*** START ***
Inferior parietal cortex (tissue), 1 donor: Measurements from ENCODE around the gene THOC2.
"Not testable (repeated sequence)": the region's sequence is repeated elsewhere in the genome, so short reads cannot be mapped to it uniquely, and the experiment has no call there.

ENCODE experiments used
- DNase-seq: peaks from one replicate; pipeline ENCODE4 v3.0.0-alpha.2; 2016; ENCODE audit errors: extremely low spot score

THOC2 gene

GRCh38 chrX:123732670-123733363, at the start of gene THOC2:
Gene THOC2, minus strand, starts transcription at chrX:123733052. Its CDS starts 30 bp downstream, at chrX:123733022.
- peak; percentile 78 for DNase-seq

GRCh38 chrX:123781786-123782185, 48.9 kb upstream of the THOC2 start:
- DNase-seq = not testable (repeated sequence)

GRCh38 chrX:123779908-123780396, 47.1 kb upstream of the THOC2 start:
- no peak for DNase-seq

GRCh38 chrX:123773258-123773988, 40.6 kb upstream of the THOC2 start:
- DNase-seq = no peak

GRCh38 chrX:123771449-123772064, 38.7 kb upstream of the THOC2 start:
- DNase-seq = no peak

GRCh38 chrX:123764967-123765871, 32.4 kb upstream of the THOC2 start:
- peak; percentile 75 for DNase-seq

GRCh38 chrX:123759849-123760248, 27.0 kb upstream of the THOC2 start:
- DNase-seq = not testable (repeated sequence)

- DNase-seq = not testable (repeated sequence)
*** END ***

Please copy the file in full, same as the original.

Inferior parietal cortex (tissue), 1 donor: Measurements from ENCODE around the gene THOC2.
"Not testable (repeated sequence)": the region's sequence is repeated elsewhere in the genome, so short reads cannot be mapped to it uniquely, and the experiment has no call there.

ENCODE experiments used
- DNase-seq: peaks from one replicate; pipeline ENCODE4 v3.0.0-alpha.2; 2016; ENCODE audit errors: extremely low spot score

THOC2 gene

GRCh38 chrX:123732670-123733363, at the start of gene THOC2:
Gene THOC2, minus strand, starts transcription at chrX:123733052. Its CDS starts 30 bp downstream, at chrX:123733022.
- peak; percentile 78 for DNase-seq

GRCh38 chrX:123781786-123782185, 48.9 kb upstream of the THOC2 start:
- DNase-seq = not testable (repeated sequence)

GRCh38 chrX:123779908-123780396, 47.1 kb upstream of the THOC2 start:
- no peak for DNase-seq

GRCh38 chrX:123773258-123773988, 40.6 kb upstream of the THOC2 start:
- DNase-seq = no peak

GRCh38 chrX:123771449-123772064, 38.7 kb upstream of the THOC2 start:
- DNase-seq = no peak

GRCh38 chrX:123764967-123765871, 32.4 kb upstream of the THOC2 start:
- peak; percentile 75 for DNase-seq

GRCh38 chrX:123759849-123760248, 27.0 kb upstream of the THOC2 start:
- DNase-seq = not testable (repeated sequence)

- DNase-seq = not testable (repeated sequence)